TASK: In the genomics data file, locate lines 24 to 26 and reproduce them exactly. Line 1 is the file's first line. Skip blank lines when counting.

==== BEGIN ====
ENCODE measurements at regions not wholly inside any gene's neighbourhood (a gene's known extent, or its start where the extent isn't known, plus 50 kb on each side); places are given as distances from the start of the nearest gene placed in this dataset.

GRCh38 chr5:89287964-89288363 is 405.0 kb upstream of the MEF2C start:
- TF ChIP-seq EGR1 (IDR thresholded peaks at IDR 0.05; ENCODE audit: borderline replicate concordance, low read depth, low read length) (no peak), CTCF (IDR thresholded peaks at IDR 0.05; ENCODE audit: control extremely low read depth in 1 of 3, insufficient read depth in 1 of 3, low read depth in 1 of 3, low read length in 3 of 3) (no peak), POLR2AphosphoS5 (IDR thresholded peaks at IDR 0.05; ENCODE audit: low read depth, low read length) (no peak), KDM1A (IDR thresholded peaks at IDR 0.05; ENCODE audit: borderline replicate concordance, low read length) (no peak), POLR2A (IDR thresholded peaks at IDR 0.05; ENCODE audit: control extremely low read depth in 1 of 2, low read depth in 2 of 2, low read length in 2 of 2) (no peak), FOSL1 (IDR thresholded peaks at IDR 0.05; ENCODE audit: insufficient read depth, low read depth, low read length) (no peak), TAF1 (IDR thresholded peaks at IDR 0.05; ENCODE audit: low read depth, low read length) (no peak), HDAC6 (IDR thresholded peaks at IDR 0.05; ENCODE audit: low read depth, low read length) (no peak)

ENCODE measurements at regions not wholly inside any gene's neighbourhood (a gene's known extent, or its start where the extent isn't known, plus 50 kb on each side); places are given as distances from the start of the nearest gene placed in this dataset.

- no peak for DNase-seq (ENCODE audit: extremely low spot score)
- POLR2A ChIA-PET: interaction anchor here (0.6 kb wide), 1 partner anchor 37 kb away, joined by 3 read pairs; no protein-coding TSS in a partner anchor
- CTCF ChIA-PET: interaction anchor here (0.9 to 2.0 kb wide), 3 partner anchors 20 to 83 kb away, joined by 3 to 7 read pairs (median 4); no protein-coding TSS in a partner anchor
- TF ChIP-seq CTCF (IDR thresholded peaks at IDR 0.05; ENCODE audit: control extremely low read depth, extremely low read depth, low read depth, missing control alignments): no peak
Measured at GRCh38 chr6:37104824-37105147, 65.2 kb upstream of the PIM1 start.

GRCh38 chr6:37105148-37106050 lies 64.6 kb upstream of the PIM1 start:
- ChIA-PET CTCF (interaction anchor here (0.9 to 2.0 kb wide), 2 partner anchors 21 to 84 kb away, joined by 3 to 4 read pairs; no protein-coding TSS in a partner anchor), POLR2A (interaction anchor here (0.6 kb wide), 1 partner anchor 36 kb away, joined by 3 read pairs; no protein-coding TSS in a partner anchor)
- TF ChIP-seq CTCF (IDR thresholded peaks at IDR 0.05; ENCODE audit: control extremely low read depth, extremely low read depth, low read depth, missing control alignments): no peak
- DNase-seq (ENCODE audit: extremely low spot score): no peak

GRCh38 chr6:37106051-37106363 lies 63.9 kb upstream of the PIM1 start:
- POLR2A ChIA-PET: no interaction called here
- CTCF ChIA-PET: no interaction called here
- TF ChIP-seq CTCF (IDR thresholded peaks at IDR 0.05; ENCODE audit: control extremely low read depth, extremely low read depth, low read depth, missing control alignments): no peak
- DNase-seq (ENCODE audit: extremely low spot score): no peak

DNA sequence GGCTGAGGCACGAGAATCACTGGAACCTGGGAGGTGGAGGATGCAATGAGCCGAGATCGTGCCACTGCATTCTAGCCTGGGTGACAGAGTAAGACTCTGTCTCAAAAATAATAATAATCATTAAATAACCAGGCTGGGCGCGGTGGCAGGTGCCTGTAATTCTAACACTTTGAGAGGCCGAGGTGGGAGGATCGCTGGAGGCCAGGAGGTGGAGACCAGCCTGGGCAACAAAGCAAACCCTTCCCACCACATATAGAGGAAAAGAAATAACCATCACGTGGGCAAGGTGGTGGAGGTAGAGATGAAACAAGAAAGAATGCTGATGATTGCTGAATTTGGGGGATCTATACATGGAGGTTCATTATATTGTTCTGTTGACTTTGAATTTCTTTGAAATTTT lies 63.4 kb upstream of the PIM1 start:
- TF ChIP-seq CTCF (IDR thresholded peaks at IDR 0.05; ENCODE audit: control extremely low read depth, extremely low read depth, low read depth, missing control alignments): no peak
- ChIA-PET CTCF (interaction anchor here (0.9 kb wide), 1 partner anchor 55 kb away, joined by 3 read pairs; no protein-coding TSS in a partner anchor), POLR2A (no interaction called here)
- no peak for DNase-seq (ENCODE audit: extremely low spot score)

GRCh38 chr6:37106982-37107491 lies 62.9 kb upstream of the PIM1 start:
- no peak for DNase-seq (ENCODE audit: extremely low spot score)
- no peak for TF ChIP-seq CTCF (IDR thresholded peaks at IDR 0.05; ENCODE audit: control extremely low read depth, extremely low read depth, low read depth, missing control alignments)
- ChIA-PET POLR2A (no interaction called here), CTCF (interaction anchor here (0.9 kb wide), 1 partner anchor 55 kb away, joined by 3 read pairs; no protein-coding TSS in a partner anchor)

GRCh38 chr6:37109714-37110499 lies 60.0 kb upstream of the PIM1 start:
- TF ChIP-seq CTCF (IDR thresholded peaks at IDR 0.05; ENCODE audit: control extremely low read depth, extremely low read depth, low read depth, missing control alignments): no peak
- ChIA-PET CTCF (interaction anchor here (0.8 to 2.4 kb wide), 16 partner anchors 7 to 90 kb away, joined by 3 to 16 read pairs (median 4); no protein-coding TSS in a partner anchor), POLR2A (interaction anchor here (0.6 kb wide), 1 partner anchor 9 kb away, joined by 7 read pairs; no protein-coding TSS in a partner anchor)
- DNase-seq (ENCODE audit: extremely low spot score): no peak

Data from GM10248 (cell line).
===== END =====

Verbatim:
- no peak for DNase-seq (ENCODE audit: extremely low spot score)
- no peak for TF ChIP-seq CTCF (IDR thresholded peaks at IDR 0.05; ENCODE audit: control extremely low read depth, extremely low read depth, low read depth, missing control alignments)
- ChIA-PET POLR2A (no interaction called here), CTCF (interaction anchor here (0.9 kb wide), 1 partner anchor 55 kb away, joined by 3 read pairs; no protein-coding TSS in a partner anchor)